DIRECTOR: Alex Thompson

CAST: Kelly O’Sullivan, Ramona Edith Williams, Charin Alvarez, Jim True-Frost, Max Lipchitz, Rebekah Ward, Lily Mojekwu, Bradley Grant Smith, Mary Beth Fisher, Laura T. Fisher, Francis Guinan, Braden Crothers, H.B. Ward

RUNNING TIME: 106 mins


BASICALLY…: When she makes a life-changing decision, a deadbeat nanny (O’Sullivan) forms an unlikely bond with the six-year-old she’s charged with protecting (Williams)…



In one of the very first scenes of Saint Frances, protagonist Bridget – played by Kelly O’Sullivan, also the film’s writer – wakes up after a one-night stand to find menstrual blood all over the place, from her bedsheets to even parts of her and her night-time partner’s faces. Had this movie been made about ten or fifteen years ago, this would unquestionably be portrayed as gross-out humour, with the “joke” being about how disgusting it is that girls sometimes bleed naturally from the vagina; instead, the moment is played out as just a moment, which they very quickly get over and even make light jokes about it without once expressing any hint of disgust.

It’s also a moment that aptly lends itself to the rest of the movie, in the sense that it takes heavy topics and themes which not that long ago would have been a source for easy and cheap laughs, and makes something thoughtful, respectful and even sweet out of it all.

O’Sullivan’s Bridget is a thirty-something woman with no real direction in her life, barely making much in her job as a restaurant “server”, and sleeping around with a bunch of guys without much in the way of birth control. Despite her lack of personal progress, she applies to become a nanny for lesbian couple Maya (Charin Alvarez) and Annie (Lily Mojekwu), whose precocious six-year-old Frances (Ramona Edith Williams) needs looking after whilst they prepare for the arrival of their latest child. At first, naturally, the two don’t get along with Bridget’s awkward child-minding skills clashing with Frances’ matter-of-fact sass, but when Bridget suddenly discovers that she herself is pregnant and promptly decides to abort, it makes her start to finally take on some personal responsibilities, starting with being the best possible nanny she can to her young ward.

It’s certainly a plot you’ve seen many times before, with the child-and-guardian buddy-up which grows stronger as the movie goes along, but O’Sullivan’s script goes places you normally wouldn’t expect in a movie like this. This is a film where characters share frank discussions about abortion, menstruation and even post-partum depression, and it approaches these topics in ways that are both funny and also very touching at the same time. You feel the weight of these characters’ situations, but you also don’t feel too guilty about laughing during any of it either, because the script manages to balance the tone rather well to ensure you have a very human reaction to these very real scenarios without leaning too heavily towards the wrong emotion. In doing so, there’s a certain level of charm added to the story which could easily have been downgraded to American Pie levels of gross-out adult humour, but is instead treated with respect and real-world sensibility that makes it far wiser beyond its years.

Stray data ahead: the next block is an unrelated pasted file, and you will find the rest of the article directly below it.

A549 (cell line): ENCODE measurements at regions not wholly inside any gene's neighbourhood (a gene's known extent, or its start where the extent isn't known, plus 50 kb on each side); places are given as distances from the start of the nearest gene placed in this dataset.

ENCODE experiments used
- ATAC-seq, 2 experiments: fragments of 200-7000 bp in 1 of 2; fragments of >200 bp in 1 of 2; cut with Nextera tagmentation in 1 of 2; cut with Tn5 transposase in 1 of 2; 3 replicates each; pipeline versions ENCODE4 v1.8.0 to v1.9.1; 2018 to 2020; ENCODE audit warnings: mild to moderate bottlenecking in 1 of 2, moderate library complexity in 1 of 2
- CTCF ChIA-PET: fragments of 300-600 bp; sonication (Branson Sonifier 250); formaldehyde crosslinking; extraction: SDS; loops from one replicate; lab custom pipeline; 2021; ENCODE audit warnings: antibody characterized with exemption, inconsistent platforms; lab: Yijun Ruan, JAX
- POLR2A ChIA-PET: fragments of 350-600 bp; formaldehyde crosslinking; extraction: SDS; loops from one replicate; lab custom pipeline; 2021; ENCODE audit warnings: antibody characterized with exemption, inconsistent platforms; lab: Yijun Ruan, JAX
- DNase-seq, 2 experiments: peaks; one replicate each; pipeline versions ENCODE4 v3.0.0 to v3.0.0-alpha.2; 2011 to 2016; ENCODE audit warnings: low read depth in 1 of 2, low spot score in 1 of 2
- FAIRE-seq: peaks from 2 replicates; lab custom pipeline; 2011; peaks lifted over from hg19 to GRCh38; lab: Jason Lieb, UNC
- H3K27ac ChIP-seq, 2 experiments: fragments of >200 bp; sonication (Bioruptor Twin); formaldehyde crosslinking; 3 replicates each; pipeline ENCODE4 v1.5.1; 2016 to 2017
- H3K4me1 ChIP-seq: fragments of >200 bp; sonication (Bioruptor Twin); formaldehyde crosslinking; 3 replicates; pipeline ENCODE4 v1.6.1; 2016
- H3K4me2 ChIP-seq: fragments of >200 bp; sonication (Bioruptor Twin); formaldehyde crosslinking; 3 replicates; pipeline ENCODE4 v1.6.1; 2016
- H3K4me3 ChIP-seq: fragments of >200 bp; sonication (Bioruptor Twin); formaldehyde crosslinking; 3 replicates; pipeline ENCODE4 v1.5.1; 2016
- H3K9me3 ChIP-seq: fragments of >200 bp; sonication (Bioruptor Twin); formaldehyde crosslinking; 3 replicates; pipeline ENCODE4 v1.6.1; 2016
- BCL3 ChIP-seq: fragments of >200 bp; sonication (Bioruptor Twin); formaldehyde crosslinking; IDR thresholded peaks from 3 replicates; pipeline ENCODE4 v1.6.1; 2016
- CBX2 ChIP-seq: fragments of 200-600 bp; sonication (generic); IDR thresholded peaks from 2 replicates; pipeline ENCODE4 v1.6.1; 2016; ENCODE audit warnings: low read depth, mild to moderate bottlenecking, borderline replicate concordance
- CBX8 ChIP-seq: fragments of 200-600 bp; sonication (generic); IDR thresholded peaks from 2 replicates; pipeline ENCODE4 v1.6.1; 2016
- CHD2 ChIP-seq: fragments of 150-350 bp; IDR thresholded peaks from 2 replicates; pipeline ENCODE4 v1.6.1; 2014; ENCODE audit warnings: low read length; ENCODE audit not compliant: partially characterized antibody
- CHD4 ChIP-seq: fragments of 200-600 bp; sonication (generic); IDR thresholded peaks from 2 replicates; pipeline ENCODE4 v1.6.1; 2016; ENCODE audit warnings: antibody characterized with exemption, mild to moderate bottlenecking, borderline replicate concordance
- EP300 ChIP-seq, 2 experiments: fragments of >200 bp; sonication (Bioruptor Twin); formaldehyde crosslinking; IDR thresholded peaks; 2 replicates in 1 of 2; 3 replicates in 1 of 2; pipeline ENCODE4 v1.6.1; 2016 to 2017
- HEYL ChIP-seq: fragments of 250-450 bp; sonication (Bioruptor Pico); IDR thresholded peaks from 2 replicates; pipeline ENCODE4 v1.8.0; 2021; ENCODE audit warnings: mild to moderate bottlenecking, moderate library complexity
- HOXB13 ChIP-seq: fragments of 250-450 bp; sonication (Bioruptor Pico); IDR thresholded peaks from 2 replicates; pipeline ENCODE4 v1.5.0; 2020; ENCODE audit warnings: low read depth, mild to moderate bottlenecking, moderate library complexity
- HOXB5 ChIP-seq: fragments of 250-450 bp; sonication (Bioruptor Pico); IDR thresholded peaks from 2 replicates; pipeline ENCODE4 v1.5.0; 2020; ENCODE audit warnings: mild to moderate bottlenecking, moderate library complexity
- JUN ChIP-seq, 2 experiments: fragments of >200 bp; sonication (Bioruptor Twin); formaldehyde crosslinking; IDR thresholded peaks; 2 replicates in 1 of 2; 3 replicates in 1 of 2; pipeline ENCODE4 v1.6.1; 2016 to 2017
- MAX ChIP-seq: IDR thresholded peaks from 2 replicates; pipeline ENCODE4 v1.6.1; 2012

As the first feature credit for both O’Sullivan and director Alex Thompson, this stands as a confident and self-assured debut that wisely sidesteps certain clichés to deliver both a provocative and surprising character-driven drama, and a sweet coming-of-age comedy where it’s not necessarily the six-year-old who needs to grow up. On-screen, O’Sullivan radiates charm and charisma as Bridget, and shares some adorable chemistry with impressive young actress Ramona Edith Williams, who narrowly avoids Full House-esque annoying kid tropes to bring a naturalistic spark of life to the movie. O’Sullivan’s performance, along with her script, proudly announces an intriguing new voice in post-modern storytelling, where she dives deep into some very tricky material and finds a way to show it without being too judgemental or condescending to anyone else; a confrontation with another local mother about public breastfeeding avoids a free-fall into total “Karen” territory by both humbling and humanising the accusatory party while also calling them out on their passive-aggressiveness. It’s a very human film in that regard, something that O’Sullivan manages to bring to the table that’s fresh and also invigorating at the same time.

It makes for a heartfelt watch when you’re wanting to watch something that reminds you of the goodness out there in the world, especially when everything appears to be heading further and further down the drain right now (though maybe not to the extent of this film, which features a toilet blockage scene that, again, feels very real and of the moment instead of played for gross-out humour like it so easily could have been). A likeable and surprising tale of womanhood and friendship, Saint Frances may not entirely appear saintly, but it’s got an angelic view of the world.


Saint Frances takes a sometimes surprising but often likeable look at womanhood from the perspective of writer/star Kelly O’Sullivan, who shines in both script form and in front of the camera in a story which takes a mature and enlightening approach to some very heavy topics that are played out with both humour and respect.

Want to decide what the movie’s like for yourself?
Check out Saint Frances